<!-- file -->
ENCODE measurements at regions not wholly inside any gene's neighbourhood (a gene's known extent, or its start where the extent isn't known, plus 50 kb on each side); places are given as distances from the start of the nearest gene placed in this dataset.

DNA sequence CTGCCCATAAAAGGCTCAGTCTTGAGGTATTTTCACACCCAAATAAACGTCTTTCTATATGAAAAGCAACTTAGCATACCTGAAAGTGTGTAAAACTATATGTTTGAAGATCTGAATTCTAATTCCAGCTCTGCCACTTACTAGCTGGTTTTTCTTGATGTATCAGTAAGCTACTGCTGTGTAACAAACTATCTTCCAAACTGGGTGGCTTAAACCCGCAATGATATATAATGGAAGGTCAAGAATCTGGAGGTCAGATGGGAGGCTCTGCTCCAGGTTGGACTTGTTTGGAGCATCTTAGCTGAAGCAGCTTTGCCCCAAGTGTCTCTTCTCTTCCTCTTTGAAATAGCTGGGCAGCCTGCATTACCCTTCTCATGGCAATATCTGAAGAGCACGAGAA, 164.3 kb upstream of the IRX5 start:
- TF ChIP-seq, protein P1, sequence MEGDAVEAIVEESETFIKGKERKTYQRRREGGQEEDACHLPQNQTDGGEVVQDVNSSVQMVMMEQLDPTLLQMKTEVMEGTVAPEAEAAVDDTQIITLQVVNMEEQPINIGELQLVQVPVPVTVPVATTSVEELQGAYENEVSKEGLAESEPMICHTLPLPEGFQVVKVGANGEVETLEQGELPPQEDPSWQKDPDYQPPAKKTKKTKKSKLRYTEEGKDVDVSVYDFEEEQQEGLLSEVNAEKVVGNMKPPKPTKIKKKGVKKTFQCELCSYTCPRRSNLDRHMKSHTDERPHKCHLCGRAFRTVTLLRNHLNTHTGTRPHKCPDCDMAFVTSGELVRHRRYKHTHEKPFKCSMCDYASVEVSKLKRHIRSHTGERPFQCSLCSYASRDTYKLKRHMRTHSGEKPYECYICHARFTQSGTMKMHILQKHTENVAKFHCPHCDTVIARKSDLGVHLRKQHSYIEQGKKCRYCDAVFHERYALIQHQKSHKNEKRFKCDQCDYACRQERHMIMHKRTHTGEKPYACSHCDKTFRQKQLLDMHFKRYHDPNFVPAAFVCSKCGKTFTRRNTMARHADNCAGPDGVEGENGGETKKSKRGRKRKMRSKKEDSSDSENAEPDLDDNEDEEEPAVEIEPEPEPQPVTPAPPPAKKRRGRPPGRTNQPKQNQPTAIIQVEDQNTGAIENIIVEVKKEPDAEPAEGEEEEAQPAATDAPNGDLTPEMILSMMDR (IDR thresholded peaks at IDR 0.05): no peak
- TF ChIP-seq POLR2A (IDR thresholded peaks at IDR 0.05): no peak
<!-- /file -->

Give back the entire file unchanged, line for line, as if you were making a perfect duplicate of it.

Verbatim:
ENCODE measurements at regions not wholly inside any gene's neighbourhood (a gene's known extent, or its start where the extent isn't known, plus 50 kb on each side); places are given as distances from the start of the nearest gene placed in this dataset.

DNA sequence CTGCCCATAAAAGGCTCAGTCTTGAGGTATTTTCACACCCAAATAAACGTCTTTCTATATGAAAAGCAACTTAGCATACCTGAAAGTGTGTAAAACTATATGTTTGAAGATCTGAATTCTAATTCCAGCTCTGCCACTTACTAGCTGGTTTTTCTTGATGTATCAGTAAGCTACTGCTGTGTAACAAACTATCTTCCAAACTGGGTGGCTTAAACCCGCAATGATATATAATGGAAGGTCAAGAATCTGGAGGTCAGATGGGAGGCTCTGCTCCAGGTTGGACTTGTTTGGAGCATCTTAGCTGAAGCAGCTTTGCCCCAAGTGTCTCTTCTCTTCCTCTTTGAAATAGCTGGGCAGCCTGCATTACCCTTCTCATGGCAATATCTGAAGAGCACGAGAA, 164.3 kb upstream of the IRX5 start:
- TF ChIP-seq, protein P1, sequence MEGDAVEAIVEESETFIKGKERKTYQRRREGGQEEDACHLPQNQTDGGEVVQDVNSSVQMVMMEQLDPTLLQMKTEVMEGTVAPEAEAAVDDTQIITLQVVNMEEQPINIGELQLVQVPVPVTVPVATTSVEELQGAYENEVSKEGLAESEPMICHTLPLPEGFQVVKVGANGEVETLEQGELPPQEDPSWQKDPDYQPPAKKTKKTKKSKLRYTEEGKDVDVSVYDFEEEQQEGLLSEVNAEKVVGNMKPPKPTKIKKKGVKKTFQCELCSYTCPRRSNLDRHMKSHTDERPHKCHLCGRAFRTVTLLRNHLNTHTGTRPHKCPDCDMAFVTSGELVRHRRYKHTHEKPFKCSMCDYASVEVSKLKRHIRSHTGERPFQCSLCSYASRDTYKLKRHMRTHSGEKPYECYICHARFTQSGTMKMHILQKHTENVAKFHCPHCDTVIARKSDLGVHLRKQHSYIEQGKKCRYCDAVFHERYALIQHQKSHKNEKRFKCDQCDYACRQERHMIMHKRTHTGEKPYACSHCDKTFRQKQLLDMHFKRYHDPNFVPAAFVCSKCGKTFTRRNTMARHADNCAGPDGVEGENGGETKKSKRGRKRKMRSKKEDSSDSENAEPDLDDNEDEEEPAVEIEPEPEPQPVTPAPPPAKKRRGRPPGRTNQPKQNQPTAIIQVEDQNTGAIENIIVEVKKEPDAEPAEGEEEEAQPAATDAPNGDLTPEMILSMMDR (IDR thresholded peaks at IDR 0.05): no peak
- TF ChIP-seq POLR2A (IDR thresholded peaks at IDR 0.05): no peak